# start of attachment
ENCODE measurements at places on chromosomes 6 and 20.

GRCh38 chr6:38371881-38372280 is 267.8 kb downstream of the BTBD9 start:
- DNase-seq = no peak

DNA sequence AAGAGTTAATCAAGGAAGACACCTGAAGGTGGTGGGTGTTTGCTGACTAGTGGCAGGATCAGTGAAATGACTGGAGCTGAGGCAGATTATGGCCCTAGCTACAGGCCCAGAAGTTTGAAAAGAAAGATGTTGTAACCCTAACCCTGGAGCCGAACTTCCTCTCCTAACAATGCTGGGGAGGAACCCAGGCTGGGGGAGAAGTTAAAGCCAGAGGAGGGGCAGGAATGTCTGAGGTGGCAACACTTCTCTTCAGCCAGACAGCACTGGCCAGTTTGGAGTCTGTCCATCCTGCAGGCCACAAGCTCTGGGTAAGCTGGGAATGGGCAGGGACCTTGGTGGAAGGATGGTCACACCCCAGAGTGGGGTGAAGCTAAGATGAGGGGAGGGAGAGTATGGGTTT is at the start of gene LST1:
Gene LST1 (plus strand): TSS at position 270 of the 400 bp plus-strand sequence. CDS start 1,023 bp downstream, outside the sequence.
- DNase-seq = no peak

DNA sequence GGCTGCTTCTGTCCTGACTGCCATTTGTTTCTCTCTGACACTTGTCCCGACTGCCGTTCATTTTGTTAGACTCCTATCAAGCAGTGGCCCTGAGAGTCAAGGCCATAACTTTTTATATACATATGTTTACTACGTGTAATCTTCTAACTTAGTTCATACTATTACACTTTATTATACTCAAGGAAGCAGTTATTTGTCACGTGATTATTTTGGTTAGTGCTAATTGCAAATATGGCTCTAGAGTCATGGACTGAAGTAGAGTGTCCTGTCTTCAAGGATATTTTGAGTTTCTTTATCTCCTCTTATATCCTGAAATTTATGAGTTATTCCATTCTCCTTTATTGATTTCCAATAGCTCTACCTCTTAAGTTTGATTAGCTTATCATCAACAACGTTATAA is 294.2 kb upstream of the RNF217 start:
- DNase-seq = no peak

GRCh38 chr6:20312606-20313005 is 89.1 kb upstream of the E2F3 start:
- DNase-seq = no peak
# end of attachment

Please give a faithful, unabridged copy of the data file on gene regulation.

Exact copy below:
ENCODE measurements at places on chromosomes 6 and 20.

GRCh38 chr6:38371881-38372280 is 267.8 kb downstream of the BTBD9 start:
- DNase-seq = no peak

DNA sequence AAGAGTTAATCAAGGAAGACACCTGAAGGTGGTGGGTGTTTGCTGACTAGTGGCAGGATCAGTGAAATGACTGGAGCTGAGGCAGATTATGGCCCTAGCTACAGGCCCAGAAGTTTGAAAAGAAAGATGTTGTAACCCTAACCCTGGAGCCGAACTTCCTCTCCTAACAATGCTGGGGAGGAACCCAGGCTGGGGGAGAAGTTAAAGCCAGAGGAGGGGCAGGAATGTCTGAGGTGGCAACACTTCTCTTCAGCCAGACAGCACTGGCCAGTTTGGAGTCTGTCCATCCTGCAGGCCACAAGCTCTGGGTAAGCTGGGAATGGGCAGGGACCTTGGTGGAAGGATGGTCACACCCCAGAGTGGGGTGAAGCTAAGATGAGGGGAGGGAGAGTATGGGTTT is at the start of gene LST1:
Gene LST1 (plus strand): TSS at position 270 of the 400 bp plus-strand sequence. CDS start 1,023 bp downstream, outside the sequence.
- DNase-seq = no peak

DNA sequence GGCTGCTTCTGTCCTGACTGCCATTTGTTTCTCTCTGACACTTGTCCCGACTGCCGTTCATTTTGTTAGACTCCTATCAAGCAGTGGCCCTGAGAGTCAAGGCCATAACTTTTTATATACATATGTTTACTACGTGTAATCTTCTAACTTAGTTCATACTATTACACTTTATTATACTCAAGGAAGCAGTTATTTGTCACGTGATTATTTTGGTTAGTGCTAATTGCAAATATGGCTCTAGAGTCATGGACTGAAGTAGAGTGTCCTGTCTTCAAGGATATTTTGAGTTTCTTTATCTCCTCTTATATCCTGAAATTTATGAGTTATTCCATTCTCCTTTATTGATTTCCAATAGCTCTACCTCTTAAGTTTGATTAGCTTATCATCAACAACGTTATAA is 294.2 kb upstream of the RNF217 start:
- DNase-seq = no peak

GRCh38 chr6:20312606-20313005 is 89.1 kb upstream of the E2F3 start:
- DNase-seq = no peak